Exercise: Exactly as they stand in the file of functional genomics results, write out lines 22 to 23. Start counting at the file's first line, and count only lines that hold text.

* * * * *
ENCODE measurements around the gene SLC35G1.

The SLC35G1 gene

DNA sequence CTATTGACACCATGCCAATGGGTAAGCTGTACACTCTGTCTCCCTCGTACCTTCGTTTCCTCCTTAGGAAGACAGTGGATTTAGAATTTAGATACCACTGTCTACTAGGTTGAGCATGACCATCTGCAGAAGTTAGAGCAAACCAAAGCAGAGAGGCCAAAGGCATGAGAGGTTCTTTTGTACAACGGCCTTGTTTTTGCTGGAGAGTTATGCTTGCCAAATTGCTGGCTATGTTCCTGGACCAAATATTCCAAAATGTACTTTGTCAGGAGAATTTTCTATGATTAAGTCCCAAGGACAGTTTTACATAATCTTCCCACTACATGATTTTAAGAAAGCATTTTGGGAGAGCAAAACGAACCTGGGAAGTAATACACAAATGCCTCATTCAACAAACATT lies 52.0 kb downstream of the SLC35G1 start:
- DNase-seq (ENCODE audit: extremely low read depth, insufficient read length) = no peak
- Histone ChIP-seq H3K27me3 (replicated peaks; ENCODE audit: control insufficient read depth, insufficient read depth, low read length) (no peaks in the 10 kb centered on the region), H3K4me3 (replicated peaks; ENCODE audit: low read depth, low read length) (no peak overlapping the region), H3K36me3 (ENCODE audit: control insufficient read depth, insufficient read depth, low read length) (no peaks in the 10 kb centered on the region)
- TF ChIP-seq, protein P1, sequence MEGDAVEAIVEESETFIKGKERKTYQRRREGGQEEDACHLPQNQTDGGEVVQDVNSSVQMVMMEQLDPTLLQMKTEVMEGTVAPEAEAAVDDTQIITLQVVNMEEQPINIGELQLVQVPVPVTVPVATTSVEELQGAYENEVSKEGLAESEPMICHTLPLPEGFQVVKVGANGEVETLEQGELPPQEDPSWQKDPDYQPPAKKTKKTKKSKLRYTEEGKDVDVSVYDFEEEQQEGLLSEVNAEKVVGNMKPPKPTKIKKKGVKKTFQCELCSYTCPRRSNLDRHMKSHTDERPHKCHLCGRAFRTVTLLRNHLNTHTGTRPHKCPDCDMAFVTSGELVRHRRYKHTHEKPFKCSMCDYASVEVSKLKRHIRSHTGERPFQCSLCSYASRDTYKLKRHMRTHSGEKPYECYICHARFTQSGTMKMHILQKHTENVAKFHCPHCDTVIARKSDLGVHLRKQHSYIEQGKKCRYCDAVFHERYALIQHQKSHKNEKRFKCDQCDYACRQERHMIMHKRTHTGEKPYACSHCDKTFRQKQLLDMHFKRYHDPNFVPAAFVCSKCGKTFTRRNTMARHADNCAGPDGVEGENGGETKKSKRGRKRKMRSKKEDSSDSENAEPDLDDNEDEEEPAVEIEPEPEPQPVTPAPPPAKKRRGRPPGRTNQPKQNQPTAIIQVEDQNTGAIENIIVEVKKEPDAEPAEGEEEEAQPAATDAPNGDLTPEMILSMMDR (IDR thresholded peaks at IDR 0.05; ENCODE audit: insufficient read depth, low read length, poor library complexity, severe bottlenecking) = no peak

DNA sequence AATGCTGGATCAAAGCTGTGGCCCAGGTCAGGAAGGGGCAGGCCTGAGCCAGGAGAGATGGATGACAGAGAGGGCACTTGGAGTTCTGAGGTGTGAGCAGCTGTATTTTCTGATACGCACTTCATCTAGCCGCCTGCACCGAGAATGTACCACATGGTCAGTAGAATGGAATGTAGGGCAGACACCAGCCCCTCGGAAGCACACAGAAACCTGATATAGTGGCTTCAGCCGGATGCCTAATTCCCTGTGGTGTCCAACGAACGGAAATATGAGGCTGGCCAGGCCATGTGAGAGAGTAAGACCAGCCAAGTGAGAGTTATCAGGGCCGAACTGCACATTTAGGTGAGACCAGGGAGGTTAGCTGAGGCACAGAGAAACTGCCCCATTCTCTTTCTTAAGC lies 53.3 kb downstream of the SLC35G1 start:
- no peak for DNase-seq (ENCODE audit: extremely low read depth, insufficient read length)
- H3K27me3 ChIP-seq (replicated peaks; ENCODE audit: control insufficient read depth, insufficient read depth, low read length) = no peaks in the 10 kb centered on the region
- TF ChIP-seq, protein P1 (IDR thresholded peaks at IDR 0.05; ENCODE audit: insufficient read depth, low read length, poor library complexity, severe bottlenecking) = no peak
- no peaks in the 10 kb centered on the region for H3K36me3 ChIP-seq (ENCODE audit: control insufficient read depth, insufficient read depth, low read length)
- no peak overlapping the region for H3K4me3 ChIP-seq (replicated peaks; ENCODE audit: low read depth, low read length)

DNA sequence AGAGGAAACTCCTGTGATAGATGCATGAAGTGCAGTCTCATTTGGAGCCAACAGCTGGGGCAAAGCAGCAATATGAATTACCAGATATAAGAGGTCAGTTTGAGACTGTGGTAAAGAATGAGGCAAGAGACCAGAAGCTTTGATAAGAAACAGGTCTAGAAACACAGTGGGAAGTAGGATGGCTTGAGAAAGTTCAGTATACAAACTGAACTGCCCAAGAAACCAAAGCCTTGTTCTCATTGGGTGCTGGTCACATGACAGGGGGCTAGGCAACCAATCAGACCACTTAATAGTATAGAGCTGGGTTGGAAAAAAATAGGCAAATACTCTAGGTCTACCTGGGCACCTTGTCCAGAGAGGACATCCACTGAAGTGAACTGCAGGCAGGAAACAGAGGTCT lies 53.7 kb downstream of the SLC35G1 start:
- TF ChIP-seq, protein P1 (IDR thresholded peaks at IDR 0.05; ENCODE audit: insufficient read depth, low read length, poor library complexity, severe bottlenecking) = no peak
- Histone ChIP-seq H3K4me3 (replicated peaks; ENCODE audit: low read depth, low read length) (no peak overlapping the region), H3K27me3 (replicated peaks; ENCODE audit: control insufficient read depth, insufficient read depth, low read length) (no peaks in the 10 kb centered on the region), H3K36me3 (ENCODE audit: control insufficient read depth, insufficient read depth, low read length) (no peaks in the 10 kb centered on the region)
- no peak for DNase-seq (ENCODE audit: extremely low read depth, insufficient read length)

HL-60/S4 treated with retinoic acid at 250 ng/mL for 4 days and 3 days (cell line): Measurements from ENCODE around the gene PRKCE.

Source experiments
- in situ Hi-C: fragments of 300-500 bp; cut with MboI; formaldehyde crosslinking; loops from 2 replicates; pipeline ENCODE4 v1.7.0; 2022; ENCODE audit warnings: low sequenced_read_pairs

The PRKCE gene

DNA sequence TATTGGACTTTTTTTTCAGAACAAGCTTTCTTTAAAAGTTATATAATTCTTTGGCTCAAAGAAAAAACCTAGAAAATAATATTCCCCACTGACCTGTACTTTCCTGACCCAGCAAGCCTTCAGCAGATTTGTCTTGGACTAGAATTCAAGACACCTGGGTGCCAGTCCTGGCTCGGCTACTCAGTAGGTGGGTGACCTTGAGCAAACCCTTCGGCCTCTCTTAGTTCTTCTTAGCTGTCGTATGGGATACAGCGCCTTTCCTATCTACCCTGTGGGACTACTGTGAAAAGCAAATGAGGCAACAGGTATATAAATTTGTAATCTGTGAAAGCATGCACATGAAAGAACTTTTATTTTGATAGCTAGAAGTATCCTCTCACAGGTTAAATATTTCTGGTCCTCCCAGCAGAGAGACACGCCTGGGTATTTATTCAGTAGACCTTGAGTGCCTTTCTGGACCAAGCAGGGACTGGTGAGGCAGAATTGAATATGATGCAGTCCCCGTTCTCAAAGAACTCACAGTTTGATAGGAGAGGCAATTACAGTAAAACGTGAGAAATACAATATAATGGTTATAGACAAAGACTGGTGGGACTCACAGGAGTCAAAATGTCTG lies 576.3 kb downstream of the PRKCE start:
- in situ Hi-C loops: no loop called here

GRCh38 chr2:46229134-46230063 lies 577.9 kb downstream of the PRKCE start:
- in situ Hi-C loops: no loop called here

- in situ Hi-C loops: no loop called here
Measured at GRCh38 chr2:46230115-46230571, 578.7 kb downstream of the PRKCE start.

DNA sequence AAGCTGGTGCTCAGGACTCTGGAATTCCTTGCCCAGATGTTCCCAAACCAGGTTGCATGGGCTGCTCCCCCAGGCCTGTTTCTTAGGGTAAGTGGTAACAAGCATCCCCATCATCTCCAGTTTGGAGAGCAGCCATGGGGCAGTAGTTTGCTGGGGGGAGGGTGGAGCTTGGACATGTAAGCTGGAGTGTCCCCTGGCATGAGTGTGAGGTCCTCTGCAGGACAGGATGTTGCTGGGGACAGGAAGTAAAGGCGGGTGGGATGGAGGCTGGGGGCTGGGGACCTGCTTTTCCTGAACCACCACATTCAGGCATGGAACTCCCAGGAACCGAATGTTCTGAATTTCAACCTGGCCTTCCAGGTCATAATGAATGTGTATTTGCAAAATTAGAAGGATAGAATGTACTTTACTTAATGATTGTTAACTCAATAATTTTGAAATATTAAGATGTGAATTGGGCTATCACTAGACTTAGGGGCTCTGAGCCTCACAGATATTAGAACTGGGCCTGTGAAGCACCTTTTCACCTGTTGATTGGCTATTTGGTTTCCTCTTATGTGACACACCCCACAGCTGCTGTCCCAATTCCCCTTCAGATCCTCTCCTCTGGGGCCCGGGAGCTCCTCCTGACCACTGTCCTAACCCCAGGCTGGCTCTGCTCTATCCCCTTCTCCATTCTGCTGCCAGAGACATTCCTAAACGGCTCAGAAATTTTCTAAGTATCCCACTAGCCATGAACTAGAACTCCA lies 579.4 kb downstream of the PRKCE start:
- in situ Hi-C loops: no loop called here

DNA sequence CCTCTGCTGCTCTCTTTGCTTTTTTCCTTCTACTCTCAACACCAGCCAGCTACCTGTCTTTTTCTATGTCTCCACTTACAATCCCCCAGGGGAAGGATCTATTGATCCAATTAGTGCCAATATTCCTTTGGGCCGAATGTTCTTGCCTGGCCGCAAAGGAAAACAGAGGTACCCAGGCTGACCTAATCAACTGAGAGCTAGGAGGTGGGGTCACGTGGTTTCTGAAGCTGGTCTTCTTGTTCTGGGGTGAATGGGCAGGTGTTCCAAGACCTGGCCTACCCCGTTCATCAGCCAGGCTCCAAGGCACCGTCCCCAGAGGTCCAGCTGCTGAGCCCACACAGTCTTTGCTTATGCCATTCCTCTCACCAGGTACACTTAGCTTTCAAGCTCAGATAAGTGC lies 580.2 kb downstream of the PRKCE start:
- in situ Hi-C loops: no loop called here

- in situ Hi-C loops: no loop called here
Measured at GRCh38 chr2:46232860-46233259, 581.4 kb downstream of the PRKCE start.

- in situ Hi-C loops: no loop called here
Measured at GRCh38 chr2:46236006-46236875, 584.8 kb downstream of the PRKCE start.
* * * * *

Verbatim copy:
- in situ Hi-C loops: no loop called here

GRCh38 chr2:46229134-46230063 lies 577.9 kb downstream of the PRKCE start: